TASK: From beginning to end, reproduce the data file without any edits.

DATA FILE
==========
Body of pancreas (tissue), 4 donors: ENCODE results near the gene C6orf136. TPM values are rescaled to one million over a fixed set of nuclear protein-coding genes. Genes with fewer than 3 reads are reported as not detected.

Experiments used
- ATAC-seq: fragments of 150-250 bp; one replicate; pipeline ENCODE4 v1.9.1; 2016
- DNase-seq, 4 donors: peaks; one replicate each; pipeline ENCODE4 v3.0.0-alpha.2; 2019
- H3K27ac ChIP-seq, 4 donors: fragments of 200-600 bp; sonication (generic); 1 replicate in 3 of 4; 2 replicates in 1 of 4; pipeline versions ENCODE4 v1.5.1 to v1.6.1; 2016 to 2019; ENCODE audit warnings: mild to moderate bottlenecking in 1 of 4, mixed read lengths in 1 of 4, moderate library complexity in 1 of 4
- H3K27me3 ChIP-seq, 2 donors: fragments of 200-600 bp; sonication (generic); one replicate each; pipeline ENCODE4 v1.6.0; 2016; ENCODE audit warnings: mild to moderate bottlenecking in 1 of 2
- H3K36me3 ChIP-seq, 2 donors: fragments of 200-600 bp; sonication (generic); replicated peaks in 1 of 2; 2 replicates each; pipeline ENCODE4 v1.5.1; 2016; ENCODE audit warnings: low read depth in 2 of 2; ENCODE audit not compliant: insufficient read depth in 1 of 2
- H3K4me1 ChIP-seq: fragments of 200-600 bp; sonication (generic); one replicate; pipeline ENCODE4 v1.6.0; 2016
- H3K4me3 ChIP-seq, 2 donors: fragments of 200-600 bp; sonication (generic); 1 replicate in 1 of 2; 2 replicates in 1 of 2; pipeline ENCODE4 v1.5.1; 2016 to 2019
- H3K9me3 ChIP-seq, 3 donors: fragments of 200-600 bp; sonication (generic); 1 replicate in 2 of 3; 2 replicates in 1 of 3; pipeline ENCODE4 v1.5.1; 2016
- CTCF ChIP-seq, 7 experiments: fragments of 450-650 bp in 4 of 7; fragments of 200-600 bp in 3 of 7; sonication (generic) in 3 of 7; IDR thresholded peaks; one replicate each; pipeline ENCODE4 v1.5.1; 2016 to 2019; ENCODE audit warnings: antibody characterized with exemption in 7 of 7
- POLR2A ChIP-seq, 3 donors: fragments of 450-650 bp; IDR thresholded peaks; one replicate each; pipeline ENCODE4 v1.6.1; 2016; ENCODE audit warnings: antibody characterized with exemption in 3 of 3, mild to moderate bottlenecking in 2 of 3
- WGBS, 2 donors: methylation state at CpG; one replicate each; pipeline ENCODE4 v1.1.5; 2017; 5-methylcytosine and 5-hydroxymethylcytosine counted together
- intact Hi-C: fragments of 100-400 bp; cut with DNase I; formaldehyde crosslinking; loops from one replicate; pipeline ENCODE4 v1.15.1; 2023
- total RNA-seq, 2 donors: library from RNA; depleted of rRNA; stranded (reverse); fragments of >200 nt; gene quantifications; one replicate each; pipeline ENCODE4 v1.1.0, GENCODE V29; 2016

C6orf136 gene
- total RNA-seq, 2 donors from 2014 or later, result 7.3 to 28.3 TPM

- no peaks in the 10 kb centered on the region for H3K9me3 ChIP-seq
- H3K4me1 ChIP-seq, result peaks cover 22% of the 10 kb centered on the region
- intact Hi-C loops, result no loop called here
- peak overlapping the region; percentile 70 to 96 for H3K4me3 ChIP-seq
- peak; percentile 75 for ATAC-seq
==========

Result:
Body of pancreas (tissue), 4 donors: ENCODE results near the gene C6orf136. TPM values are rescaled to one million over a fixed set of nuclear protein-coding genes. Genes with fewer than 3 reads are reported as not detected.

Experiments used
- ATAC-seq: fragments of 150-250 bp; one replicate; pipeline ENCODE4 v1.9.1; 2016
- DNase-seq, 4 donors: peaks; one replicate each; pipeline ENCODE4 v3.0.0-alpha.2; 2019
- H3K27ac ChIP-seq, 4 donors: fragments of 200-600 bp; sonication (generic); 1 replicate in 3 of 4; 2 replicates in 1 of 4; pipeline versions ENCODE4 v1.5.1 to v1.6.1; 2016 to 2019; ENCODE audit warnings: mild to moderate bottlenecking in 1 of 4, mixed read lengths in 1 of 4, moderate library complexity in 1 of 4
- H3K27me3 ChIP-seq, 2 donors: fragments of 200-600 bp; sonication (generic); one replicate each; pipeline ENCODE4 v1.6.0; 2016; ENCODE audit warnings: mild to moderate bottlenecking in 1 of 2
- H3K36me3 ChIP-seq, 2 donors: fragments of 200-600 bp; sonication (generic); replicated peaks in 1 of 2; 2 replicates each; pipeline ENCODE4 v1.5.1; 2016; ENCODE audit warnings: low read depth in 2 of 2; ENCODE audit not compliant: insufficient read depth in 1 of 2
- H3K4me1 ChIP-seq: fragments of 200-600 bp; sonication (generic); one replicate; pipeline ENCODE4 v1.6.0; 2016
- H3K4me3 ChIP-seq, 2 donors: fragments of 200-600 bp; sonication (generic); 1 replicate in 1 of 2; 2 replicates in 1 of 2; pipeline ENCODE4 v1.5.1; 2016 to 2019
- H3K9me3 ChIP-seq, 3 donors: fragments of 200-600 bp; sonication (generic); 1 replicate in 2 of 3; 2 replicates in 1 of 3; pipeline ENCODE4 v1.5.1; 2016
- CTCF ChIP-seq, 7 experiments: fragments of 450-650 bp in 4 of 7; fragments of 200-600 bp in 3 of 7; sonication (generic) in 3 of 7; IDR thresholded peaks; one replicate each; pipeline ENCODE4 v1.5.1; 2016 to 2019; ENCODE audit warnings: antibody characterized with exemption in 7 of 7
- POLR2A ChIP-seq, 3 donors: fragments of 450-650 bp; IDR thresholded peaks; one replicate each; pipeline ENCODE4 v1.6.1; 2016; ENCODE audit warnings: antibody characterized with exemption in 3 of 3, mild to moderate bottlenecking in 2 of 3
- WGBS, 2 donors: methylation state at CpG; one replicate each; pipeline ENCODE4 v1.1.5; 2017; 5-methylcytosine and 5-hydroxymethylcytosine counted together
- intact Hi-C: fragments of 100-400 bp; cut with DNase I; formaldehyde crosslinking; loops from one replicate; pipeline ENCODE4 v1.15.1; 2023
- total RNA-seq, 2 donors: library from RNA; depleted of rRNA; stranded (reverse); fragments of >200 nt; gene quantifications; one replicate each; pipeline ENCODE4 v1.1.0, GENCODE V29; 2016

C6orf136 gene
- total RNA-seq, 2 donors from 2014 or later, result 7.3 to 28.3 TPM

- no peaks in the 10 kb centered on the region for H3K9me3 ChIP-seq
- H3K4me1 ChIP-seq, result peaks cover 22% of the 10 kb centered on the region
- intact Hi-C loops, result no loop called here
- peak overlapping the region; percentile 70 to 96 for H3K4me3 ChIP-seq
- peak; percentile 75 for ATAC-seq